Arrest Dagestani Trucker Refuses to Report to Jail Voluntarily
September 16, 2016
The Rostov Regional Court ordered the arrest of a Dagestani trucker who took part in the tractor convoy of Krasnodar farmers, but law enforcement officials “forgot” to detain him.
On September 16, the court considered Dagestani trucker Rustam Mallamagomedov’s appeal of an August 26, 2016, ruling by the Aksay District Court. The court had found the activist guilty of violation of Article 126.96.36.199 of the Russian Misdemeanors Code (involvement in an illegal political rally) and arrested him in absentia for ten days.
The regional court judge confirmed the district court’s ruling, despite the fact that, by law, a ruling of this kind can be issued only in the defendant’s presence. Mallamagomedov was not present at either hearing. According to his attorney, Valentin Pyshkin, this is the source of the conflict. The police “forgot” to detain the trucker preliminarily, so in spite of the administrative arrest issued against him, Mallamagomedov continues to remain at liberty to roam the streets [sic], and has no intention of voluntarily “correcting” the mistake made by law enforcement officers.
“The thing is there no standard procedure as to what the police should do now. An administrative arrest cannot be issued in absentia. This is nonsense. For an individual to be put under administrative arrest he has to be present in the courtroom. At any rate, he is not obliged to report to jail himself. He bears no responsibility for failing to report to jail. Moreover, he cannot be detained and sent there forcibly, either, since this is not stipulated by Russian law,” said Pyshkin.
“Only arrest on criminal charges can be ordered in absentia,” the lawyer stressed.
In this case, the court can issue a detention order before the defendant is detained, Pyshkin explained. But this principle is not valid in the case of administrative [misdemeanor] violations. The lawyer was hard pressed to say what law enforcement officers would do now. In his opinion, it would be easier just to abolish the questionable ruling. That, however, is not what has happened.
“The Rostov Regional Court did not listen to our arguments, nor, when the case was heard on the merits, did it want to examine any of the witnesses we had brought to the hearing. And all our motions were rejected,” said Pyshkin.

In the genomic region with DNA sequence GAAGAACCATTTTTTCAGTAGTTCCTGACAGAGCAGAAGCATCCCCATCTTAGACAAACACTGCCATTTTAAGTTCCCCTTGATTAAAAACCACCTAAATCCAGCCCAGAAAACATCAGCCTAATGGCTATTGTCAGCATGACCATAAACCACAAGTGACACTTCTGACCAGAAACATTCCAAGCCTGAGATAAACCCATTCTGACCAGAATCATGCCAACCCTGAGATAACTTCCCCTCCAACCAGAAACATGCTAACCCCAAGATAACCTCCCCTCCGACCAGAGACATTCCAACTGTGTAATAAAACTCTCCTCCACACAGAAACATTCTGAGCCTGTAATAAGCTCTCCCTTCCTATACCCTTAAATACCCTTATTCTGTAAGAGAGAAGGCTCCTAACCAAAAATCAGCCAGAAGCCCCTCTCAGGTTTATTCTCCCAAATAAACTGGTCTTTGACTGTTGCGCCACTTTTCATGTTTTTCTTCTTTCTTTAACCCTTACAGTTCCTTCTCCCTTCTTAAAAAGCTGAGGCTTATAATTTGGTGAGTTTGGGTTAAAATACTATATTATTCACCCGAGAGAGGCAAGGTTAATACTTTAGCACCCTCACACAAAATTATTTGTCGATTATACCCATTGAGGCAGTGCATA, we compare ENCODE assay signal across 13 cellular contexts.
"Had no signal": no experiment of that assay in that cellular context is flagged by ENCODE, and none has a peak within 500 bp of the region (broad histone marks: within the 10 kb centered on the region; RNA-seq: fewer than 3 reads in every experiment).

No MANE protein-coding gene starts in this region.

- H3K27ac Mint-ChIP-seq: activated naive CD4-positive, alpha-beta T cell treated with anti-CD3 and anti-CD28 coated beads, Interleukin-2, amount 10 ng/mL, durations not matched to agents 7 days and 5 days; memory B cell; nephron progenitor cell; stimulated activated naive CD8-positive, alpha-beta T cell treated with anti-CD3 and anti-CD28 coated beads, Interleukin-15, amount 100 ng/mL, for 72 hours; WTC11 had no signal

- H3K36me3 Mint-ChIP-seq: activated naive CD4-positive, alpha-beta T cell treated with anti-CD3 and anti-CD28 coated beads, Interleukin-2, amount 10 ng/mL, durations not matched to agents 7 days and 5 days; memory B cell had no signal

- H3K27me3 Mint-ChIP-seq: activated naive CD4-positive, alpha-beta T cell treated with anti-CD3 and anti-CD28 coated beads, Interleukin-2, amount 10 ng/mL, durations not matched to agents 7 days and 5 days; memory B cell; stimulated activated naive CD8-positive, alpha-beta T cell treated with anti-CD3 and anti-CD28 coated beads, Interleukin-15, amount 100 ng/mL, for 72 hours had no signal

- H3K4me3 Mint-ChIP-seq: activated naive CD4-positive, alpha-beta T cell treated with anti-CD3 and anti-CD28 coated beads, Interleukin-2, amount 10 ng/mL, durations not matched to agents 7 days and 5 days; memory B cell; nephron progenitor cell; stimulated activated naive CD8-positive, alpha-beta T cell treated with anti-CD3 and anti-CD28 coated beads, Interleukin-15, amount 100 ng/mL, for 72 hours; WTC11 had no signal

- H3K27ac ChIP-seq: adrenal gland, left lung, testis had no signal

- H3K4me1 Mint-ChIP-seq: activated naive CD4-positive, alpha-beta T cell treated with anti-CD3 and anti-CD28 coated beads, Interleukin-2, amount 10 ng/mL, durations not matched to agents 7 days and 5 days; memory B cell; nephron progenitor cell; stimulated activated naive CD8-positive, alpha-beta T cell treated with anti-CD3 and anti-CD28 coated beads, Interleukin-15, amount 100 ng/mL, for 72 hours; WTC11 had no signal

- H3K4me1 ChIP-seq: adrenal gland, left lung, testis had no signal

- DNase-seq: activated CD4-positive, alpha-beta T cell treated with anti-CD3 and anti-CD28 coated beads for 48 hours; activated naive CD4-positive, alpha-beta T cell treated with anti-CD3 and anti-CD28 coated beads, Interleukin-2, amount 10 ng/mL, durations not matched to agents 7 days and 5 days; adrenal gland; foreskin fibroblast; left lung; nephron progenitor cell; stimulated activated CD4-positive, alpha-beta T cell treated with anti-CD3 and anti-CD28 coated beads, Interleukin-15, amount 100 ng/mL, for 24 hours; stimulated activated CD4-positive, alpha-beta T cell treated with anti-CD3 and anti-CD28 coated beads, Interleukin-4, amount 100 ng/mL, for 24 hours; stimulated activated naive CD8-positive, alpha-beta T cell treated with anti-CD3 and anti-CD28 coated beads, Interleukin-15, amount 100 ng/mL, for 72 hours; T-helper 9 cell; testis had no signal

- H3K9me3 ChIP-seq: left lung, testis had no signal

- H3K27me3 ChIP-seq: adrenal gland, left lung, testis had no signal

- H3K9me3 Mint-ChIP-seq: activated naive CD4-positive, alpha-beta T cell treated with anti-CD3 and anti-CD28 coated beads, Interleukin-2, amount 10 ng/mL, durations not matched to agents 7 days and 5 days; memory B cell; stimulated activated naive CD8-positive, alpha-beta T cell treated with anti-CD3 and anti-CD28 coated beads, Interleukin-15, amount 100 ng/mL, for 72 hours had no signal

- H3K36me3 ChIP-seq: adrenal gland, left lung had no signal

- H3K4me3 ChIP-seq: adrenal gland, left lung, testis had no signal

When our correspondent asked about the trucker’s current whereabouts, the attorney declined to answer, saying that the telephones could be bugged. He did confirm, however, that Mallamagomedov was currently not in Rostov Region.
Beaten by the police when the tractor convoy was dispersed, the trucker himself does not admit his guilt.
“Aside from the fact we didn’t organize any political rally, it was the police who didn’t let the farmers and us leave our camp. I was elsewhere the day our other comrades were arrested,” Mallamagomedov explained to Novaya Gazeta by telephone.
“On August 22, the day before the convoy was dispersed, I was beaten by the police guarding the camp. After that, I went to the hospital and the Investigative Committee, where I stayed until the evening of August 23. On the morning of the 24th, I went to the police station to find out how the guys were doing. I was detained there, but police did not draw up an arrest sheet. I felt sick while I was sitting there and left again in an ambulance,” he added.
Nevertheless, during his time at the precinct, police officers confiscated the driver’s internal passport without explanation. Apparently, it was then they drew up the charge sheet that was the basis for the Aksay District Court’s August 26 ruling to arrest the missing activist. After receiving medical treatment, the trucker had no intention of returning to the police station voluntarily, since he had been held there without processing of the proper papers, that is, illegally. He could not attend the August 26 hearing, either, because he was undergoing outpatient treatment.
When it is a matter of arrest, the individual is usually detained first, and then taken before a judge. Then he is sent from the courtroom to jail for ten days. The court’s administrative ruling is thus implemented. The majority of truckers and farmers detained during the tractor convoy were taken to the police station and sentenced to jail terms ranging from five to ten days, in that order. They have served their sentences and returned home long ago.
Translated by the Russian Reader. Thanks to Comrade Anatrrra for the heads-up
According to Jim Jarmusch, director of the film by this name: “Down by law, at the time in the mid-80s, was kind of in use on the streets as meaning a very close connection with somebody. If somebody was down by law, they were close to you or you would protect them. I know that, earlier, in prison slang, if somebody was down by law, and they got out before you, they would contact your family or look after people outside if you needed them to. So it meant something very close or a code. I really liked the contradiction of that, being something that sounds like being oppressed by the law, which of course under that condition is where the slang came from. So, I liked that contradiction of it. And I liked it also in terms of the film being contradictory in that they are oppressed by the law but they also become down by law with each other.”
Jimmy ain’t gonna rat on me. We’re down by law.